The holidays can be one of the most stressful times on your budget. Now that the holidays are through, it’s important to take a look at your financial well-being and get back on track in the New Year. Here’s some tips to help you recover and minimize debt from holiday spending.
This holiday season, consumers are expected to spend nearly $1.1 trillion. It’s no surprise that whether online or in stores, the majority of these purchases will be made with a card of some sort. Debit and credit cards are very different and have their pros and cons when it comes to holiday shopping. We’ve broken down the implications of using a debit or credit card this holiday season so you can choose the swipe that’s right for you.
Improving your credit score is imperative for saving money because it allows you to qualify for larger loans and better interest rates. Though your credit score may seem like some mysterious beast you have no control over, you can actually improve it with some small lifestyle changes.
Throughout his music and speeches, Kanye West is known to have said some pretty controversial and sometimes downright outlandish stuff. However, throughout his discography he’s given a lot of financial advice that has proven to be profound. Here are some Yeezy quotes:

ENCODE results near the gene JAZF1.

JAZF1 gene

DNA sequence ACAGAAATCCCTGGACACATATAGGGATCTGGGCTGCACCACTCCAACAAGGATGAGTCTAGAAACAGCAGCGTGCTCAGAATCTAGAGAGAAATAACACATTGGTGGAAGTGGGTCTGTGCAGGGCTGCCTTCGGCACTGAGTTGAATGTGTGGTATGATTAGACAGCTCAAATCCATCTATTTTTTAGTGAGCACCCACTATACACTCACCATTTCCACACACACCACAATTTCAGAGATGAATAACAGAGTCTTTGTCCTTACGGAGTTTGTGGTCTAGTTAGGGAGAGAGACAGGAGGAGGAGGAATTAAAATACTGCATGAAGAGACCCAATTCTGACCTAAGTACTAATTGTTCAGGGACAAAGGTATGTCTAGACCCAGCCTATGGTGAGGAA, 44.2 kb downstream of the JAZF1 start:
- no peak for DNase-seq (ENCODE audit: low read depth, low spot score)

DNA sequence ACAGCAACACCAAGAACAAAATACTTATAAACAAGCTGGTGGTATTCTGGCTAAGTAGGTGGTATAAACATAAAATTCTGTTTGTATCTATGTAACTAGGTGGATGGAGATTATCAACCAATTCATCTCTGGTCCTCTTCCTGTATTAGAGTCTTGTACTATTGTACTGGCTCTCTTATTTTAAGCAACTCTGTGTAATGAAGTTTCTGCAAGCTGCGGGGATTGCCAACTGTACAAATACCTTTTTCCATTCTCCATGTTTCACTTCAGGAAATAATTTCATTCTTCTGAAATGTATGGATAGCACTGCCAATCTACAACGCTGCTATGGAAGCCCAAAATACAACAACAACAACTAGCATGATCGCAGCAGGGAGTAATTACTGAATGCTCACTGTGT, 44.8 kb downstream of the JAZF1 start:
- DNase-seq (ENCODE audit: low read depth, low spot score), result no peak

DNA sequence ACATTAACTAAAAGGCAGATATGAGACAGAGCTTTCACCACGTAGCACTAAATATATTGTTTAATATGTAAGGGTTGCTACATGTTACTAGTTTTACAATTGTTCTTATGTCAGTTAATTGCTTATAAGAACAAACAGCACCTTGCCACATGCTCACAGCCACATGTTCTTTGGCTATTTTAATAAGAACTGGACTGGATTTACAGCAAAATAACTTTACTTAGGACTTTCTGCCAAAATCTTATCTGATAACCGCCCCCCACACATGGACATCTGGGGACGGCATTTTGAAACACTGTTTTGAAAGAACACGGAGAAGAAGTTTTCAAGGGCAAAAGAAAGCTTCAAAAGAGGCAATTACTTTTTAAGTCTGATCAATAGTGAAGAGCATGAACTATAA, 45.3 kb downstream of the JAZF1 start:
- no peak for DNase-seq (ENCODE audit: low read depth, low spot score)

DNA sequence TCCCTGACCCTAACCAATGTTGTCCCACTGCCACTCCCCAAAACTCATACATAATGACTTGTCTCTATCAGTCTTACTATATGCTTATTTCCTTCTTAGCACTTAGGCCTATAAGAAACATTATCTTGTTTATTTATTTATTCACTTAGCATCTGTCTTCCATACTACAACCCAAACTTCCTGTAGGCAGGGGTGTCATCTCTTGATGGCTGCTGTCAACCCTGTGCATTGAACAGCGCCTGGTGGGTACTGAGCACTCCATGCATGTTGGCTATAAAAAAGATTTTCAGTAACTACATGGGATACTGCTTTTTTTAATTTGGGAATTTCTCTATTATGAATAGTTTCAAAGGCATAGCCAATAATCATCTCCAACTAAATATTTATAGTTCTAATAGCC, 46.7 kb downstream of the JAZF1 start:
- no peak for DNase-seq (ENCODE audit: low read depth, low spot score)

More good news on the financial education front! The Council of Graduate Schools is pushing for universities nationwide to step up when it comes to financial education for students. Fifteen institutions are taking part in a 3-year project to “enhance the financial literacy of graduate and undergraduate students.”
Remembering back to when I graduated college, there are many things I wish I could go back and tell my younger self. Some are truisms that you can carry through life – like avoiding debt -- and others are more palpable at the moment – like hard work trumping your piece of paper.
I knew nothing about managing money when I graduated college and, sadly, I believe I was not alone in that experience. Most graduates – and there were 2.85 million in 2013 – are focused on getting a job, moving to wherever that job is and living in the real world – not financial literacy.
With that in mind, here are four basic financial steps you should take as a newly minted college graduate. If you're still looking for a job, these steps can still be implemented on a smaller scale.
If I could go back in time, I would do certain things differently. I'm not saying I have a lot of regrets. But when I was younger, I tended to have myopic vision. For instance, it was hard to imagine that one day I would be older. Even today, sometimes I look in the mirror and wonder, who the hell is that?
When I ask most people if they have any regrets from college, they gaze off into the distance, smile, and shake their heads no. But for me, I look back and there is so much I would change. I made a lot of mistakes in college, and unfortunately most were money mistakes. Here are five of them that you can avoid.